The task seemed simple. Create the perfect chair.
But when you’re interning for a company that has designed chairs for Royal Albert Hall and other majestic performance venues around the world, the pressure is on.
Yuqi Wei ’15 and Akari Ogawa ’16 spent their summer in Tokyo, living among 35 million neighbors in the greater Tokyo area and serving as interns for the Kotobuki Corp. The nearly 100-year-old company is known as a creator of public spaces and a manufacturer of unique and comfortable ergonomic furniture.
In the 1940s, Kotobuki produced chairs with springs made of bamboo and glass marbles for ball bearings. In addition to community playground equipment and street furniture in many cities, the company has also become known for products including the “chair without tiredness,” chairs with heating and air conditioning, and sleep capsules. They designed the seating for the Abu Dhabi National Exhibition Centre in 2009 and created the more than 70,000 seats for the Carolina Panthers stadium in Charlotte, N.C.
After hearing about the internship opportunity through professors at Furman, Wei and Ogawa jumped at the chance to spend their summer there. They shared a dorm-style apartment with other international students and rode the commuter trains to work each day.
Right away, company representatives put them to work conducting market research and making weekly presentations on their research using Excel and Powerpoint. They took field trips to parks in Tokyo to determine the best ways to incorporate fitness equipment into the spaces and discussed ideas for mobile applications.
After their chair design challenges were presented, their minds flooded with questions.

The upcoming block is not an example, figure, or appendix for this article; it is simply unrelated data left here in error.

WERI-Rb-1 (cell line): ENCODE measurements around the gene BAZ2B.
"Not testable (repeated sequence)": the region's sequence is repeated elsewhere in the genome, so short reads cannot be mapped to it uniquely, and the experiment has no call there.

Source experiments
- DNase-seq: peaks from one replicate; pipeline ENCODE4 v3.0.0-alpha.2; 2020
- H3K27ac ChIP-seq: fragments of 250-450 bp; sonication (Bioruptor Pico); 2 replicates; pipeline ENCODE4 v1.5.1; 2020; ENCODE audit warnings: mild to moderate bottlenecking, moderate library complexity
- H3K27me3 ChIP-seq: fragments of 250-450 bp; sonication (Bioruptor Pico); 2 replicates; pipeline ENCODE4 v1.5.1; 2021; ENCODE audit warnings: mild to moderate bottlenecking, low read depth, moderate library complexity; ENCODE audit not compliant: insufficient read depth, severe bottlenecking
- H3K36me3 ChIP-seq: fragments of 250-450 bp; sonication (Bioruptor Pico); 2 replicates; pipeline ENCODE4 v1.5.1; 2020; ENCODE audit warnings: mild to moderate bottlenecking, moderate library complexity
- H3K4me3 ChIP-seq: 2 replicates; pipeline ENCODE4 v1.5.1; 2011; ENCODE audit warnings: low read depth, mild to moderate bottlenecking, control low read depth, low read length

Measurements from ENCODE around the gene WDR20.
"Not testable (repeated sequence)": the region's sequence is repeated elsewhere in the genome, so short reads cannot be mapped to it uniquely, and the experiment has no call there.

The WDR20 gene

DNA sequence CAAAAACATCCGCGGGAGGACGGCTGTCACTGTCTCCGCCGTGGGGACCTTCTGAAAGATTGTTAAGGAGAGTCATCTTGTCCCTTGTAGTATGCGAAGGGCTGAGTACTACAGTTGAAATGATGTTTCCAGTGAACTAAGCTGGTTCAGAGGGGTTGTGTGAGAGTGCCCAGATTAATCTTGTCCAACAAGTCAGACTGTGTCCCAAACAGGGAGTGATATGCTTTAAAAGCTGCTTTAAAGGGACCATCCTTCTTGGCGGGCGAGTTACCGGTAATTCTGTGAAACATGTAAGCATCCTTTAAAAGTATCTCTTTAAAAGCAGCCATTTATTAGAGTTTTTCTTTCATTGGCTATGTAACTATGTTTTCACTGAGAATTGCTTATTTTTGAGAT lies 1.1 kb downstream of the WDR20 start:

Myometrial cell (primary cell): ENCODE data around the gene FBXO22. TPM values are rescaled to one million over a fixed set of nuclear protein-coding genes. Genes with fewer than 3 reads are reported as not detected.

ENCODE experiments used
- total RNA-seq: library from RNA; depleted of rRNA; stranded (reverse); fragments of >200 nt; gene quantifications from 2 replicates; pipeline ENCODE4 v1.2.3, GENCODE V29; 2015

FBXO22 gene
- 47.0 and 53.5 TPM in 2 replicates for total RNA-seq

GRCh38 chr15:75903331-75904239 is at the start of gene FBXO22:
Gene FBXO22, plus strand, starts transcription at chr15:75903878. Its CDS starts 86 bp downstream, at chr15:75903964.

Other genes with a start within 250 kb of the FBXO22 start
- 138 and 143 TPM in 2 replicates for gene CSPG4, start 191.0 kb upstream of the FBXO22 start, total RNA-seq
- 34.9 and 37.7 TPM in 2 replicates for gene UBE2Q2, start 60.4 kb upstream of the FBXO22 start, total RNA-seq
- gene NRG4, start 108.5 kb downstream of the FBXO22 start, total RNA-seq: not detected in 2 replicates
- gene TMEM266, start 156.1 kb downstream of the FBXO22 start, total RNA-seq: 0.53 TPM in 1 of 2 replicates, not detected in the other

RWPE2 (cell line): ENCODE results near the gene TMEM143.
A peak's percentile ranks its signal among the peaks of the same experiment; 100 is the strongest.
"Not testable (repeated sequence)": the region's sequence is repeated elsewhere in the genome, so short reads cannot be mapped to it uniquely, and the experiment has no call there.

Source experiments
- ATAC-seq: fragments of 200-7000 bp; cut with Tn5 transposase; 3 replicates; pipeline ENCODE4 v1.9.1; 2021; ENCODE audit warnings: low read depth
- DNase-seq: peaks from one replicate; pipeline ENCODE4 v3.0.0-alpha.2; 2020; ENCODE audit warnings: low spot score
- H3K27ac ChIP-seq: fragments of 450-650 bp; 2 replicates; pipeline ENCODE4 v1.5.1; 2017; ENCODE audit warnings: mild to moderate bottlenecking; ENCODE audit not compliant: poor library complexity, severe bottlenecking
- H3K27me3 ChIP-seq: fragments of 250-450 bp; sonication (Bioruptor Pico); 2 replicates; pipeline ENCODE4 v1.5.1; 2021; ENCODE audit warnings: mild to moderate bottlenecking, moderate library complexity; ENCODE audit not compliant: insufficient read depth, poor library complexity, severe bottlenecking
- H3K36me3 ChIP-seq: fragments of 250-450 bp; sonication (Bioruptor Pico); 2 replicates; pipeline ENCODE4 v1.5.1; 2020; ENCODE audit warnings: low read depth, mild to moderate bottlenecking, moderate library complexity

For Ogawa, balance was the hardest part.
“How can I make it the proper weight?” asked Wei. “How can I make it look good?”
They started with blueprints, then made cardboard models, then entered the information into a computer application that created actual miniature chairs on a special 3-D printer.
Wei, who learned Japanese from anime, created a cartoon character chair. Ogawa, a music performance major, created a piano-shaped chair of light blue plastic.
“We both made something we liked,” said Wei, a native of Yunnan, China. “I was able to use my critical thinking skills and open my mind in a unique and interesting way.”
In addition to a deeper understanding of the culture, Wei, a triple major in political science, communication studies and Asian studies, said she also received some career direction.
While she had planned on a law career, Wei said she’s also considering the possibility of a job in Japan after graduation.
For Ogawa, a native of Columbus, Ohio, the summer provided the “real world experience” she wanted.
“I had so much fun there,” said Ogawa. “It was a great opportunity to work outside the country.”
Learn more about Furman internship opportunities here.